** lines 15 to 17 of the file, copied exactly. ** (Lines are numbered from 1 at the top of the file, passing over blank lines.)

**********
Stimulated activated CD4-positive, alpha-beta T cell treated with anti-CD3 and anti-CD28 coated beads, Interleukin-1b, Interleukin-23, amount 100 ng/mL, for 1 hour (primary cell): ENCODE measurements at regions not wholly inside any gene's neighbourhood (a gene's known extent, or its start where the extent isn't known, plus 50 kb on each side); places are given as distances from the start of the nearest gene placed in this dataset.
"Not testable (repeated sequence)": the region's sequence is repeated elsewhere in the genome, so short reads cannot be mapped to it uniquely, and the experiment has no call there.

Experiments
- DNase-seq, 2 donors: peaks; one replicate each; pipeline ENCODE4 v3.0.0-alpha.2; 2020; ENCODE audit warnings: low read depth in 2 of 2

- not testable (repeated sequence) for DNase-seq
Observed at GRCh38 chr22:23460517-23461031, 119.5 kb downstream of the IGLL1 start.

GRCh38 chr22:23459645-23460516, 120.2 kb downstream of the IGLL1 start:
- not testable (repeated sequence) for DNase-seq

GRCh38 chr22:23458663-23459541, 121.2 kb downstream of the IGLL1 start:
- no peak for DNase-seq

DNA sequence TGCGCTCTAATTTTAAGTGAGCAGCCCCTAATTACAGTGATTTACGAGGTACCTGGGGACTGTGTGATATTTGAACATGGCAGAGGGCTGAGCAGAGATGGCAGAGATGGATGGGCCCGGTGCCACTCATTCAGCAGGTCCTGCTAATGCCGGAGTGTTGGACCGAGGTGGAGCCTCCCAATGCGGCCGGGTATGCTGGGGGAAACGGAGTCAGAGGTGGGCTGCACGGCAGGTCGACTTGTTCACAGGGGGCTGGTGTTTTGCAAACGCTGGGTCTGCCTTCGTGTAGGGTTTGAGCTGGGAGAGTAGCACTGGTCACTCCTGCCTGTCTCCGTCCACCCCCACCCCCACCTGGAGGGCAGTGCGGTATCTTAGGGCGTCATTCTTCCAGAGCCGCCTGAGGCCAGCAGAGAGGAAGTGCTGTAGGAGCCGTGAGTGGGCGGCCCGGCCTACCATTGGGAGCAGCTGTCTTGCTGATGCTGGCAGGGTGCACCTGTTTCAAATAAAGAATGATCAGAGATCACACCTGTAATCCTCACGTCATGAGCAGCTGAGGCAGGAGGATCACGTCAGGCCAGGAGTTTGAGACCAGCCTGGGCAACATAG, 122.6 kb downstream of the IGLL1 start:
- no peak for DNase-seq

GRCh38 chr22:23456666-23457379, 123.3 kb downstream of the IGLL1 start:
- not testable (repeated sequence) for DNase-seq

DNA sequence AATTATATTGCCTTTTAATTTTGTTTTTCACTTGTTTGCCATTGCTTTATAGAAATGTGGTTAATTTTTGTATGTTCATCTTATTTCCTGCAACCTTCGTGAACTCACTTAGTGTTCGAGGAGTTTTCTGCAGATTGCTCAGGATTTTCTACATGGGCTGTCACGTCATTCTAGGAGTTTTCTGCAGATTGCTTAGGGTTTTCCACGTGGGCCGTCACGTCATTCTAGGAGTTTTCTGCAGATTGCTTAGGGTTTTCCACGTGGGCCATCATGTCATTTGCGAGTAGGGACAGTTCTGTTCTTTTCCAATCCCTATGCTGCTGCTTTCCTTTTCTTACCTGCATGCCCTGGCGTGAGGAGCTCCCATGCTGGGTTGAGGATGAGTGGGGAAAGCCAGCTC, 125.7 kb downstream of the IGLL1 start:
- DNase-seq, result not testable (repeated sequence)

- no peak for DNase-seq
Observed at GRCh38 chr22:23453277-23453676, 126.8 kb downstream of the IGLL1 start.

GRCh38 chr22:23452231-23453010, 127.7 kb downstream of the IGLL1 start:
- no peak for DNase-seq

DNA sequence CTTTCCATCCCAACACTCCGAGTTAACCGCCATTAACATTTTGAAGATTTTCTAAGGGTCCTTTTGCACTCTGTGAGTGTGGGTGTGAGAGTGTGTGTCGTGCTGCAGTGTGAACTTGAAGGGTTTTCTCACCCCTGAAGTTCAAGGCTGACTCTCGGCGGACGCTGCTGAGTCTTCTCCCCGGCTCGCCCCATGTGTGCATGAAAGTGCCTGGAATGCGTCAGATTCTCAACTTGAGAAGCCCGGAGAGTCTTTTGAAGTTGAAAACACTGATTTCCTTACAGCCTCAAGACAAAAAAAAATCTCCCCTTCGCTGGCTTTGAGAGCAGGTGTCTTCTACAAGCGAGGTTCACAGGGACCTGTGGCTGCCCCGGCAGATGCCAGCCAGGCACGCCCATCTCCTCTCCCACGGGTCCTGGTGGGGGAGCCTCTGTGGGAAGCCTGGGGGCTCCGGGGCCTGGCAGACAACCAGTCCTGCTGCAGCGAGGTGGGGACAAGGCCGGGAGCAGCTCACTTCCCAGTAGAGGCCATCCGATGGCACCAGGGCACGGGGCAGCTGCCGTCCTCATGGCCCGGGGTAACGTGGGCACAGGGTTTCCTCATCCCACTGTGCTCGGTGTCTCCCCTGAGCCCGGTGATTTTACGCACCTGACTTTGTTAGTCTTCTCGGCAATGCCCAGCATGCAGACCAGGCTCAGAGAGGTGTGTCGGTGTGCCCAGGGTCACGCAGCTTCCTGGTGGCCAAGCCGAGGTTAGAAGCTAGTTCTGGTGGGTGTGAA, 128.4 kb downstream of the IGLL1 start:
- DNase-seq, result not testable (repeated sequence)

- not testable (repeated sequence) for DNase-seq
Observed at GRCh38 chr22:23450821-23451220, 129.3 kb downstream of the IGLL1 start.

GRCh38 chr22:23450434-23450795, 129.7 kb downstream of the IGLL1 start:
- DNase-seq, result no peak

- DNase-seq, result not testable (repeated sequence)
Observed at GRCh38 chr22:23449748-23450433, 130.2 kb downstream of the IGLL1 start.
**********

DNA sequence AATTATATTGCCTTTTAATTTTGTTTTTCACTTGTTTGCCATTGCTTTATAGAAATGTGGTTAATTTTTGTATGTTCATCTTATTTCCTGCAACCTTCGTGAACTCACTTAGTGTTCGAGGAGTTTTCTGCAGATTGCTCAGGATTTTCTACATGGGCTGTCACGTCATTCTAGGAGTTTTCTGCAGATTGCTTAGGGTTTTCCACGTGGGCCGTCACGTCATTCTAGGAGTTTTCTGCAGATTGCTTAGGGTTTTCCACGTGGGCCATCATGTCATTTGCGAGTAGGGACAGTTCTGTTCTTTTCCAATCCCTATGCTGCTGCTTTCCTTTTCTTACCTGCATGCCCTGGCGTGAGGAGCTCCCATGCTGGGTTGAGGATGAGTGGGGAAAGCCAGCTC, 125.7 kb downstream of the IGLL1 start:
- DNase-seq, result not testable (repeated sequence)

- no peak for DNase-seq